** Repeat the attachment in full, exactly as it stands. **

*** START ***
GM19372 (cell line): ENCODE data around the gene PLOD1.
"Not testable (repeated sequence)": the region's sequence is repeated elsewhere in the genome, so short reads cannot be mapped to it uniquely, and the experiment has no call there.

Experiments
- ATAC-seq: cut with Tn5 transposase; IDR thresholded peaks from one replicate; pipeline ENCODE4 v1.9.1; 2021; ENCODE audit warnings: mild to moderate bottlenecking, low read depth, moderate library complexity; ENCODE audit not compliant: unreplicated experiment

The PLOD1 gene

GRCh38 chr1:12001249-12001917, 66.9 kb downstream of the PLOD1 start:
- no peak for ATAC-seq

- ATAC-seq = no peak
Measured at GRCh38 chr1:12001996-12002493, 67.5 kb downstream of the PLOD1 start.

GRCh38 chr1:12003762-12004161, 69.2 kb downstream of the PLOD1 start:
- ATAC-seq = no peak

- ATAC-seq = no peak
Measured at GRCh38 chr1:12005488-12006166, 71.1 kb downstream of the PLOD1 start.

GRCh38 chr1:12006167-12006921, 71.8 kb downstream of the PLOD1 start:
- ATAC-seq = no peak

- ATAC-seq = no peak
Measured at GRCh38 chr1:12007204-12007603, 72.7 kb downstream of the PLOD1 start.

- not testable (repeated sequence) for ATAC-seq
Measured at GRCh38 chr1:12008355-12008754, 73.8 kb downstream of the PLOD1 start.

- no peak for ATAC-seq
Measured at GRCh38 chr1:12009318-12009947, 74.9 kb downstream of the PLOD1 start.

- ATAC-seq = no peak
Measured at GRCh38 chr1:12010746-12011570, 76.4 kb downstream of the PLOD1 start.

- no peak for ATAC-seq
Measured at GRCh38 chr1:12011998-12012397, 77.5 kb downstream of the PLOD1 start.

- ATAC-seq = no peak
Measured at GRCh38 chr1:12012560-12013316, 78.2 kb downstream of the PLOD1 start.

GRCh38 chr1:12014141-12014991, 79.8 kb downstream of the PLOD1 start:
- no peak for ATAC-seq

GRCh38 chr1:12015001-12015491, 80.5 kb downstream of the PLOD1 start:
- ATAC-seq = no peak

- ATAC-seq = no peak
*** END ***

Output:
GM19372 (cell line): ENCODE data around the gene PLOD1.
"Not testable (repeated sequence)": the region's sequence is repeated elsewhere in the genome, so short reads cannot be mapped to it uniquely, and the experiment has no call there.

Experiments
- ATAC-seq: cut with Tn5 transposase; IDR thresholded peaks from one replicate; pipeline ENCODE4 v1.9.1; 2021; ENCODE audit warnings: mild to moderate bottlenecking, low read depth, moderate library complexity; ENCODE audit not compliant: unreplicated experiment

The PLOD1 gene

GRCh38 chr1:12001249-12001917, 66.9 kb downstream of the PLOD1 start:
- no peak for ATAC-seq

- ATAC-seq = no peak
Measured at GRCh38 chr1:12001996-12002493, 67.5 kb downstream of the PLOD1 start.

GRCh38 chr1:12003762-12004161, 69.2 kb downstream of the PLOD1 start:
- ATAC-seq = no peak

- ATAC-seq = no peak
Measured at GRCh38 chr1:12005488-12006166, 71.1 kb downstream of the PLOD1 start.

GRCh38 chr1:12006167-12006921, 71.8 kb downstream of the PLOD1 start:
- ATAC-seq = no peak

- ATAC-seq = no peak
Measured at GRCh38 chr1:12007204-12007603, 72.7 kb downstream of the PLOD1 start.

- not testable (repeated sequence) for ATAC-seq
Measured at GRCh38 chr1:12008355-12008754, 73.8 kb downstream of the PLOD1 start.

- no peak for ATAC-seq
Measured at GRCh38 chr1:12009318-12009947, 74.9 kb downstream of the PLOD1 start.

- ATAC-seq = no peak
Measured at GRCh38 chr1:12010746-12011570, 76.4 kb downstream of the PLOD1 start.

- no peak for ATAC-seq
Measured at GRCh38 chr1:12011998-12012397, 77.5 kb downstream of the PLOD1 start.

- ATAC-seq = no peak
Measured at GRCh38 chr1:12012560-12013316, 78.2 kb downstream of the PLOD1 start.

GRCh38 chr1:12014141-12014991, 79.8 kb downstream of the PLOD1 start:
- no peak for ATAC-seq

GRCh38 chr1:12015001-12015491, 80.5 kb downstream of the PLOD1 start:
- ATAC-seq = no peak

- ATAC-seq = no peak